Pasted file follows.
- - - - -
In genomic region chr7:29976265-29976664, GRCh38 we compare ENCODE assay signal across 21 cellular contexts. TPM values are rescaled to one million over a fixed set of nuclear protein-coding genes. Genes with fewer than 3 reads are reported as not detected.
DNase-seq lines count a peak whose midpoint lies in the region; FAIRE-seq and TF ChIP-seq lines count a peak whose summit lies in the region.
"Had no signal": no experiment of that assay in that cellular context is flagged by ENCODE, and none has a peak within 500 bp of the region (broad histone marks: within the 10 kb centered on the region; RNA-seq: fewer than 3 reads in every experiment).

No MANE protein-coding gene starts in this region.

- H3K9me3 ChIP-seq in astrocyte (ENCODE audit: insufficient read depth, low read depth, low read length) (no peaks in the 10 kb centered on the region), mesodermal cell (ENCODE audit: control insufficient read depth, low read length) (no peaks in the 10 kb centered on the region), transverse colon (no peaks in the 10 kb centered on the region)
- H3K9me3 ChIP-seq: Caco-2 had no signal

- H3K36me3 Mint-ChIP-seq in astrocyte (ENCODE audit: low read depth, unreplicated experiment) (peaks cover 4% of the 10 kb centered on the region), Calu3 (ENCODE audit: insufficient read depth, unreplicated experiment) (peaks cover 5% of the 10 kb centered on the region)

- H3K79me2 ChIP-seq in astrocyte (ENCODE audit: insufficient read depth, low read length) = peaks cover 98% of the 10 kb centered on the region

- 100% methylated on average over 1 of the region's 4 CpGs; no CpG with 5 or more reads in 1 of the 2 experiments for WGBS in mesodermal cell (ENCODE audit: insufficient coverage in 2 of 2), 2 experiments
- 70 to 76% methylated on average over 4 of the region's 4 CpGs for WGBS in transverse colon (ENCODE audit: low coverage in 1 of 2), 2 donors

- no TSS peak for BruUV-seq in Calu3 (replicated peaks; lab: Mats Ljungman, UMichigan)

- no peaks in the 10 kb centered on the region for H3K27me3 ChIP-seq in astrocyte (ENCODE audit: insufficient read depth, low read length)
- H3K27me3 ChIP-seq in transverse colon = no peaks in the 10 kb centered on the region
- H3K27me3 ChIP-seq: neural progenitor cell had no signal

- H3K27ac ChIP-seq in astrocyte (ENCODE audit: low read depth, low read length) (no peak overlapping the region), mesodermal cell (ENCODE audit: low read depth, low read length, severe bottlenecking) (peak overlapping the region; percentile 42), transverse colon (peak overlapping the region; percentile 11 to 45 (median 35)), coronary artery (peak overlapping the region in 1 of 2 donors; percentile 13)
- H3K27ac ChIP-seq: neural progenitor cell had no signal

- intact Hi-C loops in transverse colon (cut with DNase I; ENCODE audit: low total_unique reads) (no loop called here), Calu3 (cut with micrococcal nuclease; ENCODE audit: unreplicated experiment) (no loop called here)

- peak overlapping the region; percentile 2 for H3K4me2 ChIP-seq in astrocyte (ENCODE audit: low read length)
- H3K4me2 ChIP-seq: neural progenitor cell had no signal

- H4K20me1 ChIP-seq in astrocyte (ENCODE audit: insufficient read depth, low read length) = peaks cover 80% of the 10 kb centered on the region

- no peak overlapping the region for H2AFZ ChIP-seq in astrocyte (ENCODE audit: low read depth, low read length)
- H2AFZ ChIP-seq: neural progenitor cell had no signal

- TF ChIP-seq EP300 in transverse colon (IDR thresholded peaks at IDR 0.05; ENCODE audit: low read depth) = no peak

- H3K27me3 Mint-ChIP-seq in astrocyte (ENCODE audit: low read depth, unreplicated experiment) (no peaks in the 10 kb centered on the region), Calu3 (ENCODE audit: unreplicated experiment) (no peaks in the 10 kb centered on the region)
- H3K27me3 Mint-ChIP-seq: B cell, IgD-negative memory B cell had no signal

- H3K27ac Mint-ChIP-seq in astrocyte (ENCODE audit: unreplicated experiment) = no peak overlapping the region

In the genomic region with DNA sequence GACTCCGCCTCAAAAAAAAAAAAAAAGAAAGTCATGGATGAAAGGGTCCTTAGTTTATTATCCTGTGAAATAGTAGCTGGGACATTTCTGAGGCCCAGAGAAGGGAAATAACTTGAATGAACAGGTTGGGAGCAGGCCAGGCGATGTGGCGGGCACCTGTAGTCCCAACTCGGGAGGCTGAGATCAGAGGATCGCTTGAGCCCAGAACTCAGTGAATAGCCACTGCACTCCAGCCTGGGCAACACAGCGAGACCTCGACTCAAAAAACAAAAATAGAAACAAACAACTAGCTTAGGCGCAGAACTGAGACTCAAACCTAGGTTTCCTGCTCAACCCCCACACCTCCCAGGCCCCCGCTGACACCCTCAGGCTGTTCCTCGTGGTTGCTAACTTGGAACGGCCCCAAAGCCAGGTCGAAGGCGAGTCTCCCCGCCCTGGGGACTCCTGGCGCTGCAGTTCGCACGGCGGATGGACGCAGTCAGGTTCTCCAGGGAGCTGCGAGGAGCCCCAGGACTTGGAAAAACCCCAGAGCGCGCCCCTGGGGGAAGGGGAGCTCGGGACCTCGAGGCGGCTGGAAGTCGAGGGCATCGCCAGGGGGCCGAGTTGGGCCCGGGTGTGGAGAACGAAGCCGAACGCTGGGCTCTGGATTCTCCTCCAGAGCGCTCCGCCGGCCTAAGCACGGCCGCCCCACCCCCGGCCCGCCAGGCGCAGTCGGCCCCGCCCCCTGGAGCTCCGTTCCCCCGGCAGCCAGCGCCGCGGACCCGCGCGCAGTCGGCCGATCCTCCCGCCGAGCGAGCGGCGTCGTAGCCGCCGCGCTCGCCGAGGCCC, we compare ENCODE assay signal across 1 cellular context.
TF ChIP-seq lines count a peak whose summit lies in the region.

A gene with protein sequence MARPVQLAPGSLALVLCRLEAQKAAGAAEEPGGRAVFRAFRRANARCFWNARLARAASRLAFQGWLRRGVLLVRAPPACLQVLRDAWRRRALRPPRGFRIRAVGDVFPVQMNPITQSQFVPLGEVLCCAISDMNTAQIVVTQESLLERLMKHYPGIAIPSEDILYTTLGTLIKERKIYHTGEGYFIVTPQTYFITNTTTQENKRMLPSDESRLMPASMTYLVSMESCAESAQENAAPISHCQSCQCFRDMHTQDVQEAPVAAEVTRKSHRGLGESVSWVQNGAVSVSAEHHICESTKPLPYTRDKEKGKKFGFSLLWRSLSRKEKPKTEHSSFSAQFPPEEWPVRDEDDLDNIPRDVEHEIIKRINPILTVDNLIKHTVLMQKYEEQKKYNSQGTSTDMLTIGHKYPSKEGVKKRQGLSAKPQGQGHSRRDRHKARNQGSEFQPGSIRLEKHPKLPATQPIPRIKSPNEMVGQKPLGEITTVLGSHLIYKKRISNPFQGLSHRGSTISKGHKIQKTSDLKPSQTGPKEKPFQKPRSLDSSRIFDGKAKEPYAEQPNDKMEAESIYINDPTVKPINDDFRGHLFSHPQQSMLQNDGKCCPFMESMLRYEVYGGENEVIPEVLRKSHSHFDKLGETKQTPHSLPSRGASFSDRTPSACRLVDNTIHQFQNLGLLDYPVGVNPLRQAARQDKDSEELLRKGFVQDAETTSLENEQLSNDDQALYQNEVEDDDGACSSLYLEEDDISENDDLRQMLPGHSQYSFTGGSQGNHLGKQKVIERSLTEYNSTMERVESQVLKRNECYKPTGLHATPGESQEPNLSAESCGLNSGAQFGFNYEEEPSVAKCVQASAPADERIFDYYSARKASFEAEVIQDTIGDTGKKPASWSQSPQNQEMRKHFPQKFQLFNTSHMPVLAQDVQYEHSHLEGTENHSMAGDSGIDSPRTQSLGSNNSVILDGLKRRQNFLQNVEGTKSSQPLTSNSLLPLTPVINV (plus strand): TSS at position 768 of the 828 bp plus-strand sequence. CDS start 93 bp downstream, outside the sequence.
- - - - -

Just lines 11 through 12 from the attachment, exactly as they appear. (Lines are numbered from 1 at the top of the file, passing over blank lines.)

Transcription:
- no TSS peak for BruUV-seq in Calu3 (replicated peaks; lab: Mats Ljungman, UMichigan)

- no peaks in the 10 kb centered on the region for H3K27me3 ChIP-seq in astrocyte (ENCODE audit: insufficient read depth, low read length)